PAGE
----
In the “Wait” music video, the delight is in the details! While DINO waits for his order number to be called, he finds numerous ways to depict the feeling that time is moving too slowly. His impatience is made palpable through serious facial expressions, group choreography that is the opposite of chill, a fast piano instrumental, and the ways his visual surroundings seem to mock him. For example, opening the blinds creates shadows that resemble the lines on a crosswalk, and that crosswalk’s lines also turn into the infamous “Loading” circle on a computer screen. That “Loading” symbol returns after DINO himself spins in a circle, one of the many times his movements are linked to other visual indicators of his inability to distract himself from how slow time is moving. Other details that emphasize how eternal waiting feels include his flower wilting and becoming his flattened bookmark. Also, the tiny dots that indicate an incoming text extend far beyond the end of his phone screen! Overall, the attention to detail for a release with such a clear-cut premise is impressive; who knew the concept of waiting could be this interesting?!
#14: MCND, ODD-VENTURE
MCND’s grand return surpasses expectations and overflows with energy. The “ODD-VENTURE” music video features years’ worth of comeback concepts all in one: a trip to outer space, a stormy boat ride, an encounter with an enormous shark, a hike in the woods, and even time between adventures in a planning room, as if pitching story ideas in real time! The group also answers “All of the above” when asked what kind of style they want to focus on for the album itself! The tracklist includes enthusiastic anthems, like “ODD-VENTURE” and “Loosen Up,” and lower-tempo songs, like “Treasure” and “Run.” The album is also like several stories in one due to the first half focusing on one-at-a-time vocals more than unison moments, and the second half is the reverse. ODD-VENTURE is a testament to the overflowing excitement the members have to get back on the scene for a full comeback. Their contagious spiritedness and “sky is the limit” mindset form a through line among this release’s different topics.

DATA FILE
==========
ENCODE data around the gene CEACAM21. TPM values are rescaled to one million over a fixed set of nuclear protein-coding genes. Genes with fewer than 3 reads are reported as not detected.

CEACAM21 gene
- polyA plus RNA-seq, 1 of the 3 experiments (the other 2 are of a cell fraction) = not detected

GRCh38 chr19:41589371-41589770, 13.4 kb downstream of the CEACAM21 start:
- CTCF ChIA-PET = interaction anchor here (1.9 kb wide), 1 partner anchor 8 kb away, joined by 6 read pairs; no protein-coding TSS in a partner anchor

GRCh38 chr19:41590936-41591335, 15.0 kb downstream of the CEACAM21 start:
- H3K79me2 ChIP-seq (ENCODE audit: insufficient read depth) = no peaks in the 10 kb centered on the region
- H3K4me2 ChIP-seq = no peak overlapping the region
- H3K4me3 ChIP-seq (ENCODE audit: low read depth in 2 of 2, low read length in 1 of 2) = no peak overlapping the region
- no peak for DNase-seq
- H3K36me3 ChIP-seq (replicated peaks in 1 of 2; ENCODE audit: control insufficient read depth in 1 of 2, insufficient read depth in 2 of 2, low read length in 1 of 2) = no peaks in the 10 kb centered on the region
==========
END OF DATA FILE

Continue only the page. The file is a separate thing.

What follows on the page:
#13: aespa, Drama
The “Drama” music video starts with the following advice on the screen:
1. “Look back immediately when you feel a presence in the dark.”
2. “If your reflection in the mirror tries to shake your hand, do not let it.”
3. “Light can blind your eyes. Run away at full speed.”
4. “All of the above is false. The only way to escape is by doing the opposite.”
Not much more needs to be said to entice people to watch! They do indeed bring the drama, saving each other from falling off of skyscrapers, encountering mysterious shadows, and flexing swordsmanship. The video is a larger-than-life action/adventure/thriller mini-movie, and it has chic outfits to boot! The mini-album itself has plenty of bold beats and EDM inspiration, although it has lighter fare too and represents the singers’ many facets. With this comeback, aespa bring the thrilling “Drama,” but they also bring so much more!
#12: Jung Kook, GOLDEN
While it would be nice to hear more self-produced and self-written material from Jung Kook in the future, his ease at bringing the songs he’s given to the next level proves that day will be worth the wait! GOLDEN is a solid solo start, proving Jung Kook has what it takes to have Bieber-level pop-star status, if not higher. He makes it seem easy to pull off smooth dance moves and belt out songs like his life depends on it! He effortlessly and piercingly sings ballads like “Hate You” but also masters an early-aughts swagger in songs like “3D.” The perfect finishing touch is “Standing Next to You,” a retro song that is made unforgettable solely because of Jung Kook’s talent and charisma. In short, Jung Kook proves he was born to shine!
#11: WayV, On My Youth
On My Youth is rowdy in more ways than one! The WayV members wreck havoc in the “On My Youth” music video, and the feelings of angst and in-betweenness that characterize young adulthood also have a voice through the songs’ volatility. Visual contrasts, such as preppy attire mixed with bloody wounds and piercings, shine another light on the grueling side of growing up and the relentless search for emotional outlets. Neither clean-cut gentlemen nor fully brazen rebels (after all, they would not try to hide their vandalism from security cameras in the music video if they did not fear getting in trouble for it!), the members act out due to a need for attention they have not yet learned how to harness productively. On My Youth hits the nail on the head when it comes to encapsulating a turbulent phase. Better yet, the concept is explored in personalized ways, with many visual nods to previous WayV videos.
#10: Crush, wonderego